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Northern Exposure

by Stephen Lautens

XXX

May 18, 2001

Having emerged from our Canadian winter, our thoughts turn to only one thing on Victoria Day weekend - opening the cottage. At least for the ten percent of us Statistics Canada says are crazy enough to have one.

That means this is the weekend when we chase the porcupines out from under the bed and try to get the pump to pump anything other than black sludge into the sink. 

It's hard to explain to a non-cottager the appeal of going into the woods to be denied all the comforts of home and being bitten by annoying, blood-sucking creatures (insert your own lawyer joke here).

It takes a little while to get used to the joys of cottage life. First of all, you quickly find yourself spending more time with the owner of the local hardware store than with your wife. He is your new best friend and source of arcane knowledge, like how to get wasps out of your chimney or a fridge out of your septic tank.

You have to be close to the hardware store guy since he also has all your money. There is a reason why the only ATM machine in town is right outside his store.

Cottagers quickly get used to relying on their own handyman skills. Every grocery store and bulletin board in town is covered with ads for plumbers and builders. The good news is they're cheap - the bad news is that none of them are really interested in coming to your cottage to do any work. They have their own cottages more in need of work than yours.

You also get used to the fact that the local video store only carries movies you've never heard of. For some reason they usually star the unknown relatives of semi-famous actors. According to our local video titles, there must be seventeen Baldwin brothers. And who knew Emilio Estevez makes a new movie every two weeks?

At least when you go in to pick a movie with your wife you're guaranteed not to come out with anything meaningful or poignant - unless you consider exploding cars or alien mutants to be tear-jerkers.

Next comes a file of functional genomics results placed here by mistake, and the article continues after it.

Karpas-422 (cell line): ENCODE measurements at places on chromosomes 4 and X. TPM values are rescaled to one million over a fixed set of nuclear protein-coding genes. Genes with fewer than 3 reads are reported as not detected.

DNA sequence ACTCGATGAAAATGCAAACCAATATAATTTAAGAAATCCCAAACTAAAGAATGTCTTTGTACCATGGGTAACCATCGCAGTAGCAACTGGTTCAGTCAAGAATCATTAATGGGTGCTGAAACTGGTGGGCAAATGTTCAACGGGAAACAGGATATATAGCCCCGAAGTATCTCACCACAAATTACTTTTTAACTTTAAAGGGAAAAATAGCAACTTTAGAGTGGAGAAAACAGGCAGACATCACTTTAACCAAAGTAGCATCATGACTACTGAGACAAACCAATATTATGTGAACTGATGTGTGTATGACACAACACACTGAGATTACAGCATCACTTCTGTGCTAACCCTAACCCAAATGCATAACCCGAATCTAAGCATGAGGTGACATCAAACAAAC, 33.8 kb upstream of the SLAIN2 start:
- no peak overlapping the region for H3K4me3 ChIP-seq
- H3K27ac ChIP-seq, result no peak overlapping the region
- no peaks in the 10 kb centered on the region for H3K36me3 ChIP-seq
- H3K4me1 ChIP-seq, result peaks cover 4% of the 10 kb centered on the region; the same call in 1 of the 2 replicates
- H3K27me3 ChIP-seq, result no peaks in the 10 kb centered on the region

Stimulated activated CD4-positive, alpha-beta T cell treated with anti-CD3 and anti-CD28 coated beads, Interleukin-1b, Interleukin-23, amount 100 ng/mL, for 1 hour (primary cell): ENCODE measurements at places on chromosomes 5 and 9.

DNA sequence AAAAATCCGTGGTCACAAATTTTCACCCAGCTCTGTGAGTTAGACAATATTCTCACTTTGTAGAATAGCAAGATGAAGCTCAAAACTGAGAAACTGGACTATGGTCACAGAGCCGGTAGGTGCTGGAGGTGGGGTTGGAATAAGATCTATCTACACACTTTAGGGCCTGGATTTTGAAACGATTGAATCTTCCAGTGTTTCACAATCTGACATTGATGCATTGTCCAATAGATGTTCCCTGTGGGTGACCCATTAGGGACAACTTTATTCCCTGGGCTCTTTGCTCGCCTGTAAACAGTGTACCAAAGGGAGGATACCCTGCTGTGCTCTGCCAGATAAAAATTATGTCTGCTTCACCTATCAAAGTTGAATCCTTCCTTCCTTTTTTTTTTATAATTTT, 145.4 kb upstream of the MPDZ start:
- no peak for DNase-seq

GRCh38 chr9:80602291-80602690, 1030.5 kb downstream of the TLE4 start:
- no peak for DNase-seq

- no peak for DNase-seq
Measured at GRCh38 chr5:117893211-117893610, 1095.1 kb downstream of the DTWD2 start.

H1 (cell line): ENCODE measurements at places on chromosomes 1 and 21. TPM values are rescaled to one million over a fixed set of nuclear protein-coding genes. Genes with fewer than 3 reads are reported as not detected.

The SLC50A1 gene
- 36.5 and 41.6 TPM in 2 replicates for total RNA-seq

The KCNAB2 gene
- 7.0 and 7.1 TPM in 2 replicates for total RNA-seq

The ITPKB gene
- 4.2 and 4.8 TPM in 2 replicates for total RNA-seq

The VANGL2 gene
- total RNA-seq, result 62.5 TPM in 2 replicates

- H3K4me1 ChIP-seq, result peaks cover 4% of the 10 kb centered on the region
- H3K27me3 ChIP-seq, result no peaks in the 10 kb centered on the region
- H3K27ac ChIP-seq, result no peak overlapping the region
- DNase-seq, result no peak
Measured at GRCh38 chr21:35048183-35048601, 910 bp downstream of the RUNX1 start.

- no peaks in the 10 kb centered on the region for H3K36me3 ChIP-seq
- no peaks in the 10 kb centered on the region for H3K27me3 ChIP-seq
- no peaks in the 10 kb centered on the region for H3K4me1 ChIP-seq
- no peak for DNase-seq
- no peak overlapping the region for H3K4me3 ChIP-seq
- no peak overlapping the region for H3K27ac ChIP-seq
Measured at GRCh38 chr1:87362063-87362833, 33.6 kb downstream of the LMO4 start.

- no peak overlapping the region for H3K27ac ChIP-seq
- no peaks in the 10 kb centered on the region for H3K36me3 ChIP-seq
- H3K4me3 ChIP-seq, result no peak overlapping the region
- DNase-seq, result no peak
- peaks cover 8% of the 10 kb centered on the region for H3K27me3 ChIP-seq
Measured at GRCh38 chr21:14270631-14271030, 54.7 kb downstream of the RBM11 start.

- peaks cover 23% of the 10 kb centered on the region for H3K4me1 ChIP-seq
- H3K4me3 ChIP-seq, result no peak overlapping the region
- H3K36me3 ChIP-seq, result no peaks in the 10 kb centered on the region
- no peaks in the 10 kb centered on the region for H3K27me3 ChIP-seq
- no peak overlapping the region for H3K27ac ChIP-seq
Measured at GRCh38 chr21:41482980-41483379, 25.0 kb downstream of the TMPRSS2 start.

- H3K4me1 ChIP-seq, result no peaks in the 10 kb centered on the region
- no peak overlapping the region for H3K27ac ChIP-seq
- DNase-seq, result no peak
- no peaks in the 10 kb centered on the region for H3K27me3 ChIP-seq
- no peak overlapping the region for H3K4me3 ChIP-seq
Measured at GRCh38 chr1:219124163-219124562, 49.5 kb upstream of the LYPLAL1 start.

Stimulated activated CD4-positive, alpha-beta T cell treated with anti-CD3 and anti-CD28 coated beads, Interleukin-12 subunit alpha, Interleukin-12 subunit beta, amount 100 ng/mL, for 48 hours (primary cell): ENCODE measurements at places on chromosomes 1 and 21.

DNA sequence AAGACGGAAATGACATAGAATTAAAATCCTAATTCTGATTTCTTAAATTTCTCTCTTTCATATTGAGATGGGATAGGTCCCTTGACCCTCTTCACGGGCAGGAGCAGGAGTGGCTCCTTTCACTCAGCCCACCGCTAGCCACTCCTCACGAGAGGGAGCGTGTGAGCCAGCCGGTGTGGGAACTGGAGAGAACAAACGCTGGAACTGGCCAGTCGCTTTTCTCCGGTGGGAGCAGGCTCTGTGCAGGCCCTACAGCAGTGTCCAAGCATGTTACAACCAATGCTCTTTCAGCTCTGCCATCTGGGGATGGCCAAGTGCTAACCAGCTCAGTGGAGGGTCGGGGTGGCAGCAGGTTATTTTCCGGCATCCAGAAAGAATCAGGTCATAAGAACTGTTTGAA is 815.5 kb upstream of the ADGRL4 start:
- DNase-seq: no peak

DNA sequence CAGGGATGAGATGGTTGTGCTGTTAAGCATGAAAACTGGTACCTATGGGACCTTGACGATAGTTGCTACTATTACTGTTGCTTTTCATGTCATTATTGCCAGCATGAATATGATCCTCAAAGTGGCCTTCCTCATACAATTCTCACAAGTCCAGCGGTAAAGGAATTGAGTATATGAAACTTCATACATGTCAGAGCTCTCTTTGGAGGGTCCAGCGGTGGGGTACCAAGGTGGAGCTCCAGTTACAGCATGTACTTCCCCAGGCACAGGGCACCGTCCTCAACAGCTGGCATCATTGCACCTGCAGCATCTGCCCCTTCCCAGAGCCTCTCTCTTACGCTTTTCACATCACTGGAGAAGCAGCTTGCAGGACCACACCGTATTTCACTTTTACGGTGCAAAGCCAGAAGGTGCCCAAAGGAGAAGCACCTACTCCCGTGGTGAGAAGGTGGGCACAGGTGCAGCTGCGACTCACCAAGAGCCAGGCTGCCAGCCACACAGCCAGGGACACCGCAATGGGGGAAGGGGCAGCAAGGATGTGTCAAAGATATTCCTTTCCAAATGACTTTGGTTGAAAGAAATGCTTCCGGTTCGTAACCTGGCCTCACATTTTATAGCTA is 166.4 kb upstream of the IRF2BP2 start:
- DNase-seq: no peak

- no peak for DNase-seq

There are two kinds of cottagers - the kind that lives in harmony with nature and the kind that wants to pave it. My neighbour is definitely the kind who spends his entire weekend trying to bring the city to the country. First of all, he has a lawn in the middle of the woods. That means he has to weed and mow it. I figure once you start mowing the Canadian Shield, it's hard to know where to stop. I guess it's either when you run out of gas or when you hit the Arctic Circle, whichever comes first.

His wood chipper and chainsaw are going all weekend, and he spends the rest of his time pulling weeds out of the lake and looking for his fingers. He won't be happy until his property looks like a parking lot at a mall and the lake has a concrete bottom.

Still, he's better than my other neighbours who feel cottage life should be a constant beer commercial. For them, the weekend wouldn't be complete without a soundtrack by BTO and the roar of a Jetski. 

Me? I'm just happy that Queen Victoria wasn't born in January.

x
© Stephen Lautens 2001

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